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[1] David Harvey, A Brief History of Neoliberalism (New York: Oxford University Press, 2005), 1.

[2] Harvey, A Brief History of Neoliberalism, 9.

[3] Thomas Frank, What’s the Matter with Kansas? How Conservatives Won the Heart of America (New York: Henry Holt and Company, 2004), 6.

[4] Larry Bartels, “What’s the Matter with What’s the Matter with Kansas?Quarterly Journal of Political Science 1 (2006): 201-226. Frank’s analysis is generally more subtle than his detractors let on; his analysis is less about what voters think than about the kinds of discourses they adopt (referring to an antagonistic “liberal elite,” for example).

[5] Frederick Clarkson, “An Uncharitable Choice: The Faith-Based Takeover of Federal Programs,” The Public Eye, Fall 2014. https://www.politicalresearch.org/2014/10/10/an-uncharitable-choice-the-faith-based-takeover-of-federal-programs/

[6] Jason Hackworth, Faith Based: Religious Neoliberalism and the Politics of Welfare in the United States (Athens, GA: University of Georgia Press, 2012), 3.

[7] David Ashley and Ryan Sandefer, “Neoliberalism and the Privatization of Welfare and Religious Organizations in the United States of America,” in Religion in the Neoliberal Age: Political Economy and Modes of Governance, ed. François Gauthier and Tuomas Martikainen (Farnham, UK: Ashgate Publishing Limited, 2013).

[8] Mark A. Noll, God and Mammon: Protestants, Money, and the Market, 1790-1860 (New York: Oxford University Press, 2001). British historian Boyd Hilton suggests a similar dynamic for the UK in the same period; see Boyd Hilton, The Age of Atonement: The Influence of Evangelicalism on Social and Economic Thought, 1785-1865 (Oxford: Oxford University Press, 1986), viii.

[9] Fred Block, “Reframing the Political Battle: Market Fundamentalism vs. Moral Economy,” Longview Institute, Jan. 30, 2007, http://www.longviewinstitute.org/projects/moral/sorcerersapprentice.

[10] Frances FitzGerald, “A Disciplined, Charging Army,” The New Yorker, May 18, 1981.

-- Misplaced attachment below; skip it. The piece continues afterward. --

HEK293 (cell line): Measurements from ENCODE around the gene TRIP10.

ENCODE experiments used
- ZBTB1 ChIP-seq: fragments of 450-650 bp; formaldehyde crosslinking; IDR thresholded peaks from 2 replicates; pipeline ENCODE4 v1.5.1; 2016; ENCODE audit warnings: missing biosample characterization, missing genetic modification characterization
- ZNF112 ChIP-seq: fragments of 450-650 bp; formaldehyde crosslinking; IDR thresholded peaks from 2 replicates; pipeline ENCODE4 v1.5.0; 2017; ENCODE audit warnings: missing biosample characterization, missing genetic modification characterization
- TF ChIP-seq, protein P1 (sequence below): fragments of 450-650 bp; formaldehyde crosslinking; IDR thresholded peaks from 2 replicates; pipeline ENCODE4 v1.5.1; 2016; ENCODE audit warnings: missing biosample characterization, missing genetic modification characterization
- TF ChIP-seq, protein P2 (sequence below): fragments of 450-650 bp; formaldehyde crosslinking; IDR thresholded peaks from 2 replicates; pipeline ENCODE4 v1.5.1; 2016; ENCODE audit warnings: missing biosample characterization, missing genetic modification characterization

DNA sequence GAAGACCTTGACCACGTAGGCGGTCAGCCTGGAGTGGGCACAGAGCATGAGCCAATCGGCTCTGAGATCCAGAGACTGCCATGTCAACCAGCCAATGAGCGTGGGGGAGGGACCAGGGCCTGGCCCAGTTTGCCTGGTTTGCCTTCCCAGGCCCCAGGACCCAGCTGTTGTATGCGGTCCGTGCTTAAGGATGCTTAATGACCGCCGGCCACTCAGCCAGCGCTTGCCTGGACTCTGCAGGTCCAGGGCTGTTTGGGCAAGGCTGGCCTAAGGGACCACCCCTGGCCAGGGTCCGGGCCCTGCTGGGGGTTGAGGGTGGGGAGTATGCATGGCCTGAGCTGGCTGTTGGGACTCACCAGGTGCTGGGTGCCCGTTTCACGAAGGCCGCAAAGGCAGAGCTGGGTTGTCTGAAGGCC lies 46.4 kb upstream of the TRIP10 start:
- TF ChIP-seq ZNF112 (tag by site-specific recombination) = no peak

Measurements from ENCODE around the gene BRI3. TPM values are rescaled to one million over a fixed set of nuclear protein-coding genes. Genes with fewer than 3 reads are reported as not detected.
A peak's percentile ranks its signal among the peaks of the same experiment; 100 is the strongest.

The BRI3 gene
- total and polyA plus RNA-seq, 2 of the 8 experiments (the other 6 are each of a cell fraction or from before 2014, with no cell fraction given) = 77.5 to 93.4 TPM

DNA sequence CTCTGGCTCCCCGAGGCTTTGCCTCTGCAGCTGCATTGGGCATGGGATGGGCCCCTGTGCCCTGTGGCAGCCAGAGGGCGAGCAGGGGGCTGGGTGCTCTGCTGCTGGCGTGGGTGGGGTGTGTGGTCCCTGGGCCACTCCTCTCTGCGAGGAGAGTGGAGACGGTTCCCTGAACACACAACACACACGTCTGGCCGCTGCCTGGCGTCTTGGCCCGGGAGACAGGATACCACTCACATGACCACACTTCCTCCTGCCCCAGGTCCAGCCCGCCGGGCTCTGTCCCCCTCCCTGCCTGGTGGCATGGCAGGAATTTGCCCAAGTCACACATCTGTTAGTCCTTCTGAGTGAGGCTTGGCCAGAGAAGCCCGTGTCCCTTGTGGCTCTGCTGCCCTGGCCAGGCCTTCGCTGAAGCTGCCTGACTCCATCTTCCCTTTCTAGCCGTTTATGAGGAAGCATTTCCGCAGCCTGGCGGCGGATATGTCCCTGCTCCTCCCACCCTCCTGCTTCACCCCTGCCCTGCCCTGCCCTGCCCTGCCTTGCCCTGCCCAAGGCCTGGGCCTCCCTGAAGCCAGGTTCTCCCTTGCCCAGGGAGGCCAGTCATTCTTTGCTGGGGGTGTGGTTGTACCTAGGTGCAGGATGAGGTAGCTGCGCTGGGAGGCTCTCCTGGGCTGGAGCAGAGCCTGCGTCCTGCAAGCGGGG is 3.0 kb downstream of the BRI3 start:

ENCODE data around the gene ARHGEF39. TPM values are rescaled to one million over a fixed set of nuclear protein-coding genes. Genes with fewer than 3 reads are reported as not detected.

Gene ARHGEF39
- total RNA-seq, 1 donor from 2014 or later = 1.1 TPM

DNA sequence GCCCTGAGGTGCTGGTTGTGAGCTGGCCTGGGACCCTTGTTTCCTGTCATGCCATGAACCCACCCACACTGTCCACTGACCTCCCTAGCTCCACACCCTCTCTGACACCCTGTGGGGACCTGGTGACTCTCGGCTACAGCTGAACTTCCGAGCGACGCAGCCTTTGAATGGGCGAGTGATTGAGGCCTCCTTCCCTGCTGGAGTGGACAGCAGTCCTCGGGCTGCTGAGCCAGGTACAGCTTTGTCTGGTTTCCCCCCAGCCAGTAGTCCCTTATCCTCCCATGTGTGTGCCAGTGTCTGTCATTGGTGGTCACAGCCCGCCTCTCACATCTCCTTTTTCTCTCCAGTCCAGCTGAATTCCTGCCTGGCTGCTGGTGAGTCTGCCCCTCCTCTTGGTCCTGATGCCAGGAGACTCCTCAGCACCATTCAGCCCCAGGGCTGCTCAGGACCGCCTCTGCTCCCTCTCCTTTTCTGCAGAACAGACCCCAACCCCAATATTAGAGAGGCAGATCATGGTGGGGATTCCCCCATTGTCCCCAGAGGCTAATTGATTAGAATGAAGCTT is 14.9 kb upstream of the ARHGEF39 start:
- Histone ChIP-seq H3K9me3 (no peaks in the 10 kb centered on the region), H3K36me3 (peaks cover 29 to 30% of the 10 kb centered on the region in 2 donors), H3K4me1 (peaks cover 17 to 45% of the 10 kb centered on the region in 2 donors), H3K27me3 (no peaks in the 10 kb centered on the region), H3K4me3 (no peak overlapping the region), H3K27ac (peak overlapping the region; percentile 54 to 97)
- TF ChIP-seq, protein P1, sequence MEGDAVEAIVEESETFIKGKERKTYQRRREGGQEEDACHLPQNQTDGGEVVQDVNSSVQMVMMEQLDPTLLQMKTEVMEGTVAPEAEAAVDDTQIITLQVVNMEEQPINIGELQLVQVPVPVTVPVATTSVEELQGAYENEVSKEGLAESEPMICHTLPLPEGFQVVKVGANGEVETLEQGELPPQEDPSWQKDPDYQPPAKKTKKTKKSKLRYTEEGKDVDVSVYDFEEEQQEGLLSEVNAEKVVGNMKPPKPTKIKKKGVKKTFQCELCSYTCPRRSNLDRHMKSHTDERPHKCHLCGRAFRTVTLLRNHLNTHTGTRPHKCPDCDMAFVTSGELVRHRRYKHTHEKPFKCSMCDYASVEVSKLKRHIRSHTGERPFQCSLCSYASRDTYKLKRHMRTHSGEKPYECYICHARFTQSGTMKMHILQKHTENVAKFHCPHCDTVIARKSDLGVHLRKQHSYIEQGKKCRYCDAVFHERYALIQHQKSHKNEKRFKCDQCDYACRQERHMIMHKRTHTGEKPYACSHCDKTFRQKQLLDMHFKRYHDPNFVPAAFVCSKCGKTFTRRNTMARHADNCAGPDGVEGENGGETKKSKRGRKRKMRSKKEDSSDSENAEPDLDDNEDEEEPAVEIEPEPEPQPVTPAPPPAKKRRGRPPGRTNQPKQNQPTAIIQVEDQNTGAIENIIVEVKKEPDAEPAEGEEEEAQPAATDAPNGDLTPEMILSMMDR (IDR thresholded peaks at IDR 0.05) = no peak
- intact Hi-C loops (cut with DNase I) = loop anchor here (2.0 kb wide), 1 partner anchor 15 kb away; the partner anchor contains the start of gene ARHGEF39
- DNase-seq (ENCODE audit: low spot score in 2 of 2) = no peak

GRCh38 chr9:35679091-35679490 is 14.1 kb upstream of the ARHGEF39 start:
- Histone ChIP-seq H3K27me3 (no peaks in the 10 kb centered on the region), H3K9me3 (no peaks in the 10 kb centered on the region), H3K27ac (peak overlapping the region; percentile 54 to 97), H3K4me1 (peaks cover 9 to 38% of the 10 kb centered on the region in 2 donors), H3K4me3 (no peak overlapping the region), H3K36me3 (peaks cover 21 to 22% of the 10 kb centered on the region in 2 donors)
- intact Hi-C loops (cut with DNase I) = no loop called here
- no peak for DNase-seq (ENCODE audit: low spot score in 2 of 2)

[11] See Richard J. Meagher, “Tax Revolt as a Family Value: How the Christian Right Is Becoming A Free Market Champion,” The Public Eye, Vol. 21, No. 1 (Winter 2006). Also see Richard J. Meagher, “Family Taxes: Conservatives Frame Estate Tax Repeal,” Journal of Policy History, Vol. 26, No. 1 (Jan. 2014).

[12] “‘School Choice Week’: A Dose Of Facts Debunks Voucher Propaganda,” Americans United for Separation of Church & State, https://au.org/voucherFAIL.

[13] “The Tea Party and Religion,” Pew Research Religion & Public Life Project, Feb. 23, 2011, http://www.pewforum.org/2011/02/23/tea-party-and-religion.

From the New Right to Neoliberalism: the Threat to Democracy Has Grown

Click here to see the full neoliberalism issue of The Public Eye magazine

Click here to see the full neoliberalism issue of The Public Eye magazine

The Gloves Are Off For the Right’s Chamber of Commerce Wing

**This article appears in PRA’s Fall, 2014 issue of The Public Eye magazine, a special edition on neoliberalism and the Right**

The U.S. is in the grip of an unprecedented dominance of right-wing ideologies and policies. Many progressive commentators see that the same band of New Right actors that have long pushed a conservative agenda are up to their old tricks, trying to block any reformist progress under a Democratic president. But what we are experiencing now is not simply “more of the same.” There has been a political shift in the Right’s reigning ideology. The shift is from the Right’s fixation on capturing and consolidating power to establishing rule by the laws of unfettered capitalism.

Activists gather in Peace Arch Park on the U.S.-Canada border in 2012 for a cross-border action protesting the Trans-Pacific Partnership. Photo courtesy of Caelie Frampton.

Activists gather in Peace Arch Park on the U.S.-Canada border in 2012 for a cross-border action protesting the Trans-Pacific Partnership. Photo courtesy of Caelie Frampton.

The Right’s current success owes much to its persistent pursuit of a well-established social agenda and its increased emphasis on existing economic goals. To maintain that we are in the “old” struggle alone is to miss the rise of what we might call the Right’s “Chamber of Commerce” wing. This sector has a storied history that many people, aside from economists, often gloss over. Its current manifestation embraces a far-reaching, effective, and increasingly entrenched ideology: “neoliberalism.”

Political Research Associates and many others have documented the Right—from the 1970s and the rise of the New Right, to the reelection of George W. Bush in 2004, to the present moment.1 But it is wrong to think that our current condition is simply the triumph of the New Right coalition. The New Right used democratic processes to promote a reactionary, antidemocratic agenda: for example, use of the referendum, partisan redistricting, voter mobilization, new media outlets, and boycotts of companies that support gay rights or reproductive choice. Neoliberal political theory, in contrast, explicitly opposes democratic goals and principles.

What is neoliberalism?

Neoliberalism can be a difficult concept for most progressives, who may incorrectly understand it as a watered-down version of New Deal liberalism—in other words, part of the platform of the current Democratic Party. But that is not what neoliberalism is. Because neoliberalism best captures the shift we are seeing in the U.S., it is crucial that we understand its actual meaning.